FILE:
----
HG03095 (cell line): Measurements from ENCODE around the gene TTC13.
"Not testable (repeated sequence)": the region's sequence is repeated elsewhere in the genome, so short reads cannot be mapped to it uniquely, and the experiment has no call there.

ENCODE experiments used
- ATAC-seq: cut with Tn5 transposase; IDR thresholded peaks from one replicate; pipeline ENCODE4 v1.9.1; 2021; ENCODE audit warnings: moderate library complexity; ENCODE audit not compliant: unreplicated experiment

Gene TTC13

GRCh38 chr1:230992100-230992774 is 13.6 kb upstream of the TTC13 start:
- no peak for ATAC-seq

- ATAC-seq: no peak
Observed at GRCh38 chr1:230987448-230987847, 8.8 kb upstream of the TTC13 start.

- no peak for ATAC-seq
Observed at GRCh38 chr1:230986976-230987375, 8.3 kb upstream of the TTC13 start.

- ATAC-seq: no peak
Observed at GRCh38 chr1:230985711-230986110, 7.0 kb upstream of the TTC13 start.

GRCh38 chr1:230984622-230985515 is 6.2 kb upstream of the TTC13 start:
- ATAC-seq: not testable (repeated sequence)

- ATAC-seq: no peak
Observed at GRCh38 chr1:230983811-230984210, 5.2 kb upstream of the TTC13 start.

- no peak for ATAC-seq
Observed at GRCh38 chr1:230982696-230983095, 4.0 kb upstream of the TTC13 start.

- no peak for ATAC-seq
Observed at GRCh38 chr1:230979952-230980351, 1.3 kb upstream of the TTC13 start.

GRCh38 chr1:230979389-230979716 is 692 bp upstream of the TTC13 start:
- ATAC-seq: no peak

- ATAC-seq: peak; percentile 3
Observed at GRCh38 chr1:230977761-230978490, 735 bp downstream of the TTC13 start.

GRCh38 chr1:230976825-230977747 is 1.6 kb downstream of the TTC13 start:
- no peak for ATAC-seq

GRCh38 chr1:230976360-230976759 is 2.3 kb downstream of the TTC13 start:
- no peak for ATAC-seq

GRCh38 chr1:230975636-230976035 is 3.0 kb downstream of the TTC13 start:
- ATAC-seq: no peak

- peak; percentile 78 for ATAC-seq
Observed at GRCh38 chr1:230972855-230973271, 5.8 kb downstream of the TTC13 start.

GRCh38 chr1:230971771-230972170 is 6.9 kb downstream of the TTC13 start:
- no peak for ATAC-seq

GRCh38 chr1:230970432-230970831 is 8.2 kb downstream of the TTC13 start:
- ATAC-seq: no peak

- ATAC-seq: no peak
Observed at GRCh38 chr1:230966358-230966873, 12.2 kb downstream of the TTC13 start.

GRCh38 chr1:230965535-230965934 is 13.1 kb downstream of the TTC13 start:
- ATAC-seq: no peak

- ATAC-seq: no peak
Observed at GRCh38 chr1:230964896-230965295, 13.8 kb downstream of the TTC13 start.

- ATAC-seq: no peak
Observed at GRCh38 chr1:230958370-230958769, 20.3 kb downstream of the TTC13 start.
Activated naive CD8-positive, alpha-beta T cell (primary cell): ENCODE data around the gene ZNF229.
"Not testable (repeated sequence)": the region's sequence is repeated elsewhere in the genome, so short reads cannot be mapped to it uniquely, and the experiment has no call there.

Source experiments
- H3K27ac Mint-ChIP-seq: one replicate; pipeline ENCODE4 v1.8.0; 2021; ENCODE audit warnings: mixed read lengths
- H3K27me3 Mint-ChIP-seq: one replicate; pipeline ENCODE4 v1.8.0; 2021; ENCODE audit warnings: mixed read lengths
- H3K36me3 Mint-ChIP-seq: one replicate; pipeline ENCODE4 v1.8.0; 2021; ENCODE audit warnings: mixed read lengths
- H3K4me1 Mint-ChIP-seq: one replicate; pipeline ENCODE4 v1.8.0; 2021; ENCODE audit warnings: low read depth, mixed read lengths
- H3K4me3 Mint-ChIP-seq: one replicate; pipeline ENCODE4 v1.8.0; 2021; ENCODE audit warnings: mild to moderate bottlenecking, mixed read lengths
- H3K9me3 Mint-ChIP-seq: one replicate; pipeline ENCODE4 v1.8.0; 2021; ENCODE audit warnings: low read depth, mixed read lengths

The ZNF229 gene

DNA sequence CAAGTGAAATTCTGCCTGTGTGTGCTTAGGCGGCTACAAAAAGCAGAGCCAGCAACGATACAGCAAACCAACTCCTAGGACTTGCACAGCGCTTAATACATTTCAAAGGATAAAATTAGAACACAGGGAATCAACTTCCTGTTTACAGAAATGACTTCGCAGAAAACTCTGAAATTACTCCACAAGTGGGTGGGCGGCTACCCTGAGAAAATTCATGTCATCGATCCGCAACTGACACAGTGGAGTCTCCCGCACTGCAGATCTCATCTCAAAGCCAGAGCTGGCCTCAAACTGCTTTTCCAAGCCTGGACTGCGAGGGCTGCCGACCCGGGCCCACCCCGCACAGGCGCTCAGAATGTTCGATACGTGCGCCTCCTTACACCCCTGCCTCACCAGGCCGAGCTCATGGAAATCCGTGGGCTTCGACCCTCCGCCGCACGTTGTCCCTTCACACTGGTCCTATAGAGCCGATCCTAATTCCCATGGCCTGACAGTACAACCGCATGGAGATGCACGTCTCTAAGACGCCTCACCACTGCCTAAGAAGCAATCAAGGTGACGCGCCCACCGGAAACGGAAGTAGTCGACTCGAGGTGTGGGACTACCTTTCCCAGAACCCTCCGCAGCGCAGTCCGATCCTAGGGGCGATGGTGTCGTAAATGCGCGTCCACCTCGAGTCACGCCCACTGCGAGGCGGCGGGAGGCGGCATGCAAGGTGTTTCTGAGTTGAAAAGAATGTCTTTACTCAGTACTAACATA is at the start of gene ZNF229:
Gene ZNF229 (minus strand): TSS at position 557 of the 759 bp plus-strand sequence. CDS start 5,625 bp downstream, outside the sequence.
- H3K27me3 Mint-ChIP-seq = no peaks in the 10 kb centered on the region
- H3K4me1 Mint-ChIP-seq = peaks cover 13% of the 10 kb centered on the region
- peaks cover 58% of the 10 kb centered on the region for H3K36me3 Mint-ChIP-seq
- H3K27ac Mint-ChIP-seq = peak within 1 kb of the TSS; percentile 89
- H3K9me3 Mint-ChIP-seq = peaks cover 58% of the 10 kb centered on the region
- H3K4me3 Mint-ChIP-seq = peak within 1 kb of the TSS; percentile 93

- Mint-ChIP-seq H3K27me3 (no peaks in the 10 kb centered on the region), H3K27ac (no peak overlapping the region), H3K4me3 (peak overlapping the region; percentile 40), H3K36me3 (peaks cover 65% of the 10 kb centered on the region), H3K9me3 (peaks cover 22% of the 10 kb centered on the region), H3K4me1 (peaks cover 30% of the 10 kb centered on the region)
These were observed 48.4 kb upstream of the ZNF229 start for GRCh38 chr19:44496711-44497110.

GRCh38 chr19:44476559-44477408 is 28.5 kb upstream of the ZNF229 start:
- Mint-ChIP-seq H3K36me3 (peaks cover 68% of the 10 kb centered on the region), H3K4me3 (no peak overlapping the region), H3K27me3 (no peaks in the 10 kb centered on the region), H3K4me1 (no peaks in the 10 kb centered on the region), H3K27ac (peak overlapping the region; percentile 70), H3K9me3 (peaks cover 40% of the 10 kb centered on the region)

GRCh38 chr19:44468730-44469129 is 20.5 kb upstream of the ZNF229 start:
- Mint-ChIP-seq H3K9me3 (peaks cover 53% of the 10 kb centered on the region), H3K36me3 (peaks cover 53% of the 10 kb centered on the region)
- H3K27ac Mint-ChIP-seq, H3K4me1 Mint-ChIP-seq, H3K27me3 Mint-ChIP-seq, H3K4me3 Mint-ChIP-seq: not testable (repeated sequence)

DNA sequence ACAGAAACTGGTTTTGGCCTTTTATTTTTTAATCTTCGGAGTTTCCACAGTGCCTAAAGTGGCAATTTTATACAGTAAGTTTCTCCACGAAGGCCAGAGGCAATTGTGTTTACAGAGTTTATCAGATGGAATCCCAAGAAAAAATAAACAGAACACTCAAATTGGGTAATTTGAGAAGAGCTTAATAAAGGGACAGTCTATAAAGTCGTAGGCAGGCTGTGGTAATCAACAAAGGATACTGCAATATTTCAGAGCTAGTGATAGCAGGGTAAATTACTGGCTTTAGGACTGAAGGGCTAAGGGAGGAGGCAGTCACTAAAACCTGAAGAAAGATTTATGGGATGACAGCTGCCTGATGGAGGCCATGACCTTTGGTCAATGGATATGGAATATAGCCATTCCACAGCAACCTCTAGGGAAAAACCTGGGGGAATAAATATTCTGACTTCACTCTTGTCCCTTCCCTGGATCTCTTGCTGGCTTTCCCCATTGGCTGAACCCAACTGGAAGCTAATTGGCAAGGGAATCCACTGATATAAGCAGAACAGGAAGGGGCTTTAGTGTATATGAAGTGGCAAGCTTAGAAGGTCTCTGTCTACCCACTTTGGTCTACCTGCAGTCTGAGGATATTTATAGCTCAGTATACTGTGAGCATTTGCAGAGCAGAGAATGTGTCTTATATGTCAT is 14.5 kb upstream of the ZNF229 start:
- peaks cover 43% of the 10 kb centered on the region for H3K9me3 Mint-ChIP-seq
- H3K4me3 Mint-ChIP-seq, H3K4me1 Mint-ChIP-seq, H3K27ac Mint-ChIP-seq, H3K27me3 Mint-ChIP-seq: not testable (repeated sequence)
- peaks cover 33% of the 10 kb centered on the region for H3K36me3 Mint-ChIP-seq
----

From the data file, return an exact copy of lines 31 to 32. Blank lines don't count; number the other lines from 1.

- ATAC-seq: no peak

- peak; percentile 78 for ATAC-seq